It appears that a block of land at the Whakaki called Wairau I think, has been applied for to be put through the Land courts. There are two distinct sets of claimants the one being headed by Maraki Kohea and the other by Teretiri who is backed up by the Kuru pakaiaka and Kahu Maraki being backed by Paora, Tamihana Huata and Maihi Kai Moana - so that in reality the whole of the Natives are involved more or less in the dispute, which is this each party insist that they are the rightful claimant, and want to keep possession of the land pending the arrival of the Judges the dispute had become so serious that a day was appointed to come to blows. I accordingly went out and after a long and rather violent discussion both parties agreed to my decision which was as follows - "That as food was scarce that both sides should have the priveledge of eel fishing etc. in the lakes and could make eel pas which of course would be given up to the rightful claimants after hearing the Judges decision in the matter, and that the land itself should not be interfered with as regards fencing and cultivating till the afore mentioned decision was made known". As I said before both sides agreed to my wishes on the matter, and I left expecting to hear no more of it but it appears that Teretiris party have not only made their own eel pas but have appropriated a portion of the lake where Maraki had commenced work himself, which Teretiri taking advantage of Maraki absence for a day or two at once seized upon. As to who are the rightful owners it is impossible to say, but I am inclined to think it is only a pretext on the part of Teretiri and his friends to have a little disturhance with Maraki - with whom you are aware there is some jealousy - I am going to have a talk with Hamana this morning he being in reality the prime mover in the affair, and I think a few lines from you to him and party would have a very good effect more particularly as I have told them that I have referred the matter to you.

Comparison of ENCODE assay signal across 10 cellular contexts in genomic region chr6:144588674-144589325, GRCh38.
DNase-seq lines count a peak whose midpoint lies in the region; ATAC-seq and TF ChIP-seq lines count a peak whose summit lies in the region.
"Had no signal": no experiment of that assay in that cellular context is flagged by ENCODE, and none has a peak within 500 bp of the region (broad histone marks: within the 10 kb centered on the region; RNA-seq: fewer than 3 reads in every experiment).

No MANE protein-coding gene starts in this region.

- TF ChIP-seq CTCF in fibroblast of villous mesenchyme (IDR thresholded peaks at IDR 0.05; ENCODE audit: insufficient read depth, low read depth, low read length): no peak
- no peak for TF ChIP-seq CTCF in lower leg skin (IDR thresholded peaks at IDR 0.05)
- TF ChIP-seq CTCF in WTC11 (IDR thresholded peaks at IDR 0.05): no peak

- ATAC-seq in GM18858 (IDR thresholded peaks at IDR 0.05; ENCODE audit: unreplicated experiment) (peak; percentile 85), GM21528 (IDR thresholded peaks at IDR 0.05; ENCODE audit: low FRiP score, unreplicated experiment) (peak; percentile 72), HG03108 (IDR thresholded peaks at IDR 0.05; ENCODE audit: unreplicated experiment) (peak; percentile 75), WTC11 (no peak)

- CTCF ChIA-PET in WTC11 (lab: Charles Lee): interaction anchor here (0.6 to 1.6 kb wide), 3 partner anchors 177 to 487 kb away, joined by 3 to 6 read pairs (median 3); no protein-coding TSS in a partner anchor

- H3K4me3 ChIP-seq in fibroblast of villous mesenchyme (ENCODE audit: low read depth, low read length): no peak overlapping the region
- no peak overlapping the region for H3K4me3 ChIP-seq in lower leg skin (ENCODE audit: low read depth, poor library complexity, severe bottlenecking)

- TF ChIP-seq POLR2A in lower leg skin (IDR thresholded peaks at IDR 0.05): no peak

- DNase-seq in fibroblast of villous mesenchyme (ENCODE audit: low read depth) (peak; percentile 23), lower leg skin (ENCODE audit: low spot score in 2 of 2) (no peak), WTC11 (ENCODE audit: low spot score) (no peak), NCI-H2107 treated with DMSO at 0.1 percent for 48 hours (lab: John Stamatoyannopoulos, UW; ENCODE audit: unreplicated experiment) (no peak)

I am my dear Sir,
faithfully yours,
S. Deighton.

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Wairoa
July 6th 1863



Dear Sir

I have not forgotten your request to have a line from me when I called at your office on my leaving Napier for this place, and it gives me pleasure to be able to write a few lines to you at this time.

I should have written before, but I was poorly for two or three weeks after my arrival here. I felt the cold severly. And when I became better the state of the natives, the sickness amongst them, The arrival of B.W. and other duties have left me little time for writing. The fever is still severe among them. Hitherto its ravages have been confined to the sea coast, and to those villages about a mile or two miles in land, but it has not proceeded further. It has not yet reached Te Waihirere, a residence about a mile and half inland of my house, Nuhaka, Tahaenui, Whakaki, inland and on the coast, Kurupakiaka's Pa, Raua, and Ngamotu, are at present the only places where its attacks have been felt which is rather remarkable, 12 died last week, 6 at Te Whakaki, and 6 round, about our house, and several others are not expected to recover. Total number of deaths by this fever in the above places this year is 51.